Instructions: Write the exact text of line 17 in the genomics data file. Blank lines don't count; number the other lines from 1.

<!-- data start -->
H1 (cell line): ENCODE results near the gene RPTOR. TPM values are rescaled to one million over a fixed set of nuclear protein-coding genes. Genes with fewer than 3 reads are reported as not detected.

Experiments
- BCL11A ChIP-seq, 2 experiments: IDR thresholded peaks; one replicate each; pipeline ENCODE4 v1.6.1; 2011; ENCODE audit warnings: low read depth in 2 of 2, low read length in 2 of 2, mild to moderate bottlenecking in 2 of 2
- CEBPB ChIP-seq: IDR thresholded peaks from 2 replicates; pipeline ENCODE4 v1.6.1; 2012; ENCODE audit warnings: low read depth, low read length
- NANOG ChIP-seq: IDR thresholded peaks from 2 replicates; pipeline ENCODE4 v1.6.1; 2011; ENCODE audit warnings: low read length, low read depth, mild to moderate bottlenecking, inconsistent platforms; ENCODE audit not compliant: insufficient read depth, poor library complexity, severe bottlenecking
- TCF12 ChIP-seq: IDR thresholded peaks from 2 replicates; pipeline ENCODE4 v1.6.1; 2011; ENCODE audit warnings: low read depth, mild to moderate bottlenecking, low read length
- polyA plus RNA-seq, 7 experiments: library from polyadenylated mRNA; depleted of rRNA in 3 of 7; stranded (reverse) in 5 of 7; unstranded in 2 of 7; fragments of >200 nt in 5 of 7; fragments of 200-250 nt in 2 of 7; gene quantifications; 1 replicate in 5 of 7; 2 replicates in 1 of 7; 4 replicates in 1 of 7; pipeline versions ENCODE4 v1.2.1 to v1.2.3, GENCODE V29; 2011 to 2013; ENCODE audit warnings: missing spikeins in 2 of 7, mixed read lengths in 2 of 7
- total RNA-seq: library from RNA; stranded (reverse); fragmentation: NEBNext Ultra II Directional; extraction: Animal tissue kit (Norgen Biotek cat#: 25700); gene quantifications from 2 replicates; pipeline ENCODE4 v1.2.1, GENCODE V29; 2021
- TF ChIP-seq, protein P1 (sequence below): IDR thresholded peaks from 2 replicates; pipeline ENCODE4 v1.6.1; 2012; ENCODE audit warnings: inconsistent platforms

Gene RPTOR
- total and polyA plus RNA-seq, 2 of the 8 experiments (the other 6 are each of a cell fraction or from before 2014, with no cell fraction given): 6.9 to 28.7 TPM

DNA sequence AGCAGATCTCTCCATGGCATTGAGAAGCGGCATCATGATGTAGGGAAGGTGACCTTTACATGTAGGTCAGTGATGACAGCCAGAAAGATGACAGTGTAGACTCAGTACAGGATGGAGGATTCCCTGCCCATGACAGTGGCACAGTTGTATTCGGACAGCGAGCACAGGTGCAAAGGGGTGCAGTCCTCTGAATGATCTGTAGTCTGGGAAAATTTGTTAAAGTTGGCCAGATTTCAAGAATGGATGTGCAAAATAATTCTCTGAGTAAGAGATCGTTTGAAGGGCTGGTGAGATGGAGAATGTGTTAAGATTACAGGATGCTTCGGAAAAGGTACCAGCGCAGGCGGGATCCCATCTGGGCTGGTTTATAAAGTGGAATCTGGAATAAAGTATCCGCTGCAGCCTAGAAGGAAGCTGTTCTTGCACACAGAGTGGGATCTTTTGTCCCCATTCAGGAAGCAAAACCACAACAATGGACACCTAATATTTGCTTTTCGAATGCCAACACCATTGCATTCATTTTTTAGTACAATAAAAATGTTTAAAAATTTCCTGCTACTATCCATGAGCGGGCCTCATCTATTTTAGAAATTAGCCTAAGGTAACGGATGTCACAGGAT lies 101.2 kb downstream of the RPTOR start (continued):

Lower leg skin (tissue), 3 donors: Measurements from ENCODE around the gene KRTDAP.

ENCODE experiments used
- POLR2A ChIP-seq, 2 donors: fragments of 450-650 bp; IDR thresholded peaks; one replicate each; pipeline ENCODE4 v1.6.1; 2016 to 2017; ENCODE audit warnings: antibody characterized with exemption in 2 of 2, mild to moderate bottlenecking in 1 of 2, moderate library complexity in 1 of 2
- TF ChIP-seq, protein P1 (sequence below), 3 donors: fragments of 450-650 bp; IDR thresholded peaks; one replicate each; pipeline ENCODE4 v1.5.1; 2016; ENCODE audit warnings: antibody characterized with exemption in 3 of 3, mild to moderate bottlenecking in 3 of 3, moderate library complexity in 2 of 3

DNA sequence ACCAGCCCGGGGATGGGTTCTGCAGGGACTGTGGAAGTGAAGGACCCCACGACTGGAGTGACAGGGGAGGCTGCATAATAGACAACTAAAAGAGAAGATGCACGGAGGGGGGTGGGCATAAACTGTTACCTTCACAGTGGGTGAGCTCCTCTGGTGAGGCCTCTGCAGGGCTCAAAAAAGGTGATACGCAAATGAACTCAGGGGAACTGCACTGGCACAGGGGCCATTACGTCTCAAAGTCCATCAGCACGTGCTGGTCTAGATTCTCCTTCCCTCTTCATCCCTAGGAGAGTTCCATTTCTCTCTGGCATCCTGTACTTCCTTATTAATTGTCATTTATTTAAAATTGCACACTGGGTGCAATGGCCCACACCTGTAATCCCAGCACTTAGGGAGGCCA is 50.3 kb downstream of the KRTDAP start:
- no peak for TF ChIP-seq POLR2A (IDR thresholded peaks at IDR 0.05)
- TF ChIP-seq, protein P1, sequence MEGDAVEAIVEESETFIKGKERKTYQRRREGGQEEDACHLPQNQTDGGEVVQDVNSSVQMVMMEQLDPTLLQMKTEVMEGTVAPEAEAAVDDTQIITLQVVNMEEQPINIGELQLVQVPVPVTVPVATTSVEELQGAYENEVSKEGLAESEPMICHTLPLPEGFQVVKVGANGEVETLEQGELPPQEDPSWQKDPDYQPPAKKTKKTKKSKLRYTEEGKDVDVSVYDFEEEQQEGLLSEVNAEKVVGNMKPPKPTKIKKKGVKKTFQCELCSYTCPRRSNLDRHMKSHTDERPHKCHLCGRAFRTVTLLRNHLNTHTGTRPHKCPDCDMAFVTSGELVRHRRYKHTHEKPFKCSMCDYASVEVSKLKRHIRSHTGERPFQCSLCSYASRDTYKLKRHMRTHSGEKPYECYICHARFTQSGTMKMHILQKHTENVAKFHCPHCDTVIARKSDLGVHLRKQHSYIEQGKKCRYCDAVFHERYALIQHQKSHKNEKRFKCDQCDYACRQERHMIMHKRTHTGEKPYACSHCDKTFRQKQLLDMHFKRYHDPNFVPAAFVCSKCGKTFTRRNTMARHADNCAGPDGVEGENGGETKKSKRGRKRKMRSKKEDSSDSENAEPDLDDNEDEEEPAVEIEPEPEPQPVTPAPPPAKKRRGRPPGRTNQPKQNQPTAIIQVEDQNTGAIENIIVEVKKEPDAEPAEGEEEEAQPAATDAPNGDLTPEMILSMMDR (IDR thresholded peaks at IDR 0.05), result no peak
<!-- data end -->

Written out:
DNA sequence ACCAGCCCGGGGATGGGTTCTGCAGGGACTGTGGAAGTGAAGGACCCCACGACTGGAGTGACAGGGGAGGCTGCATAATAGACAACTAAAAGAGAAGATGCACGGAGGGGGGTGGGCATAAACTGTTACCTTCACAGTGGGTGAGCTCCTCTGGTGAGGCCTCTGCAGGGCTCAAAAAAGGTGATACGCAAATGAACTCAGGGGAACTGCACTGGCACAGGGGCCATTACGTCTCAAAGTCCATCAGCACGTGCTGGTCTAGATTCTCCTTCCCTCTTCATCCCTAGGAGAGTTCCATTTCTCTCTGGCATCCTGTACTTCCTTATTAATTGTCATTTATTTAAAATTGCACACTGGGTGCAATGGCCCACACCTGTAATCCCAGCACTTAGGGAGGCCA is 50.3 kb downstream of the KRTDAP start: